Independent bookshop subsidies? Oh yeah, I’ll drink to that.
During a stroll past bookshops and between wine bars stops in the Latin Quarter a few years ago, a colleague, a crusty reporter for a daily paper, told me that independent bookstores in that area of the French capital were subsidized by the local and national governments. I wondered how such an idea would go over in a place like Cleveland.
Some of the subsidies, he said, took the form of low interest loans. There were also tax breaks and incentives available, as well as cheap below-market rate rents in otherwise very pricey areas. Like the Left Bank’s Latin Quarter, still considered the city’s intellectual lifeline, where the goal of an independent government agency was to preserve book-related commerce and fend off the high end designer apparel shops that were encroaching the area. One thing Paris didn’t need, the argument apparently went, was more clothing boutiques in a neighborhood that witnessed nearly half of its independent bookstores disappear between 2000 and 2010. No not very Sorbonne-like.
I don’t know if austerity measures and Sarkozy era budget cuts have affected these subsidies in the time since –I hope not. But if another casual stroll through the same area last month is an indication, it appears they haven’t.
Stand along the Seine
There were dozens of shops, small and slightly less-small, tucked in and around the zigzag streets, with window displays showcasing titles as varied as the shapes of the worn cobblestones underfoot. That was the best part: discovering obscure books and little-known writers whose only appearance in a shop window –ever– will most certainly be somewhere in this corner of Paris.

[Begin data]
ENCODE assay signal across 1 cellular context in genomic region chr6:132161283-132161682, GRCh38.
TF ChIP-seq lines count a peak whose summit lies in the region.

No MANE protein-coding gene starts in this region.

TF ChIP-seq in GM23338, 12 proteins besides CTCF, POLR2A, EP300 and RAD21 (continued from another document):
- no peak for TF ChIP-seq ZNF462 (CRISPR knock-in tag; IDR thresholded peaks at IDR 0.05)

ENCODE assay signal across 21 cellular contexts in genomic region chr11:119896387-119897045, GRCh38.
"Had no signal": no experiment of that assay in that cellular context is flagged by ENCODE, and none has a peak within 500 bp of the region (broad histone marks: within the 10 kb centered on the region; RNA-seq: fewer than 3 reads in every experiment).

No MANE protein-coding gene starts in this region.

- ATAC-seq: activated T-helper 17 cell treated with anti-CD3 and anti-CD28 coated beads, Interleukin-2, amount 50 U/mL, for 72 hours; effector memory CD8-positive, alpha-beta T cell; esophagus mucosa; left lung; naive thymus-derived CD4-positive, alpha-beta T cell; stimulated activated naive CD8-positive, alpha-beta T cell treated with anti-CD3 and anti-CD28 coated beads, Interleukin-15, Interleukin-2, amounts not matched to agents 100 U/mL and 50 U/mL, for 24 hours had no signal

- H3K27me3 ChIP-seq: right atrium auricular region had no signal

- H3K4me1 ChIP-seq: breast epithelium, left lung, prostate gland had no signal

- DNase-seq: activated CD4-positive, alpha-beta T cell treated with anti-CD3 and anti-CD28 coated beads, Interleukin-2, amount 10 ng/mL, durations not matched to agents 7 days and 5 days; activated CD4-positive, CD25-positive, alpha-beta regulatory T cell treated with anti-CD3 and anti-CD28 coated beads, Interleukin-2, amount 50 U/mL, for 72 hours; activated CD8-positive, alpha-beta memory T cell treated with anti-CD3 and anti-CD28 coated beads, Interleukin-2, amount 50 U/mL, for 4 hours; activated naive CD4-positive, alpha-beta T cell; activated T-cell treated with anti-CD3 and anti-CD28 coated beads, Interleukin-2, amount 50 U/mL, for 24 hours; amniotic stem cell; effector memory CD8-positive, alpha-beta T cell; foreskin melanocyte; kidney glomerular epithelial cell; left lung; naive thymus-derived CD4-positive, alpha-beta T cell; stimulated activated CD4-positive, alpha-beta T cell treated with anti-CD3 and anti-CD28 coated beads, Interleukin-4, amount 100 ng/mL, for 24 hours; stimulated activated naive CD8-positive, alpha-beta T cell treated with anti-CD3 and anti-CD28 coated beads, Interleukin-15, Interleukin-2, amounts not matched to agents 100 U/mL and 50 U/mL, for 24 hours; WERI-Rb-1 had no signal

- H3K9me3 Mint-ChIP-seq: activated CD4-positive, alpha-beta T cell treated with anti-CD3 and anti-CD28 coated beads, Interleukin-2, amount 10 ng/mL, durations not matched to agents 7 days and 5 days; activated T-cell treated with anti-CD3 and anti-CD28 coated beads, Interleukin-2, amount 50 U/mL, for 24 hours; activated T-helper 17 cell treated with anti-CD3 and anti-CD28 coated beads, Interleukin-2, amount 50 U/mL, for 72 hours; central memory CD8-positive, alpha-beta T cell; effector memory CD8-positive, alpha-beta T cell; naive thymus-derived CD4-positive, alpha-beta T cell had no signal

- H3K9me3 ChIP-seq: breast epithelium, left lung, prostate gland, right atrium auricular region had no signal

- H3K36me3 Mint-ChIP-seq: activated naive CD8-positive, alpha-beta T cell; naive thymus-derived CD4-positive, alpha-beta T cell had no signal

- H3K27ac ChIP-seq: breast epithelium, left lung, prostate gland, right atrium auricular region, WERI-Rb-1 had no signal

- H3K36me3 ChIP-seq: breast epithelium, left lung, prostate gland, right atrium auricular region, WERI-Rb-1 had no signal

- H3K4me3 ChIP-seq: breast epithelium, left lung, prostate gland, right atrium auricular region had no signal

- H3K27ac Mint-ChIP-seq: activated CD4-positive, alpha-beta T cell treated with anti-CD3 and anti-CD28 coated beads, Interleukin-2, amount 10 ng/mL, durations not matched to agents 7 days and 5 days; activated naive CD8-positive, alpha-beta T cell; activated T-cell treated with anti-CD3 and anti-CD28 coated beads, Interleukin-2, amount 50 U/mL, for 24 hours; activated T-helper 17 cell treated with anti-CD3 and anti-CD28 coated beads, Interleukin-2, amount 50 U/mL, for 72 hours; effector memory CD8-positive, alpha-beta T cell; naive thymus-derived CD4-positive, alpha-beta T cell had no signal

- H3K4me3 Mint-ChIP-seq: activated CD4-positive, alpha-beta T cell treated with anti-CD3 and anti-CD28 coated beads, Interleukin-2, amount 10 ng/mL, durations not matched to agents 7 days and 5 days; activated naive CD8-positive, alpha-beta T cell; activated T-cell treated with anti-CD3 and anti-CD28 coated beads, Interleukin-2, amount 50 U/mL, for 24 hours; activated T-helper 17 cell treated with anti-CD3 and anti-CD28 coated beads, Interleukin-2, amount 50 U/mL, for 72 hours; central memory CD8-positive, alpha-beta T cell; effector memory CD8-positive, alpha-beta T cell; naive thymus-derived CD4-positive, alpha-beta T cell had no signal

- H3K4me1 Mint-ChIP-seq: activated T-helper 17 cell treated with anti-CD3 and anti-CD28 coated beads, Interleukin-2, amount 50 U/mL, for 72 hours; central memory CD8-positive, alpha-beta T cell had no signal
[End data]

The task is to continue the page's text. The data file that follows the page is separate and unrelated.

I have some doubts that this model will ‘save’ the independents from other book buying and selling trends –online sales made up around 7% of book sales in France in recent years– but it’s certainly saved the parts of the Left Bank that are home to the shops from looking like other parts of the world that are starting to look far too much alike.
Most of the shots here were taken in the Latin Quarter. The few taken in the stands along the banks of the Seine are the lone exceptions.
Good indy bookstore karma near the Sorbonne.
With Lenin on the Seine. In this case, the right bank.
Slovenia’s hero Zizek is everywhere.
Shop windows – political passions welcome
What the mood of the day? Dada or Groucho?
Marilyn infatuation knows no boundaries
I bet you didn’t know that Dumas wrote a dictionary of cuisine.
These snaps are this week’s somewhat late contribution for Travel Photo Thursday (#TPThursday on twitter) hosted by Nancie on her website, Budget Travelers Sandbox. When you have few minutes to browse, check out Nancie’s photos and those of others who take part. You’ll see some great photos and visit some wonderful places. The direct link this week is here.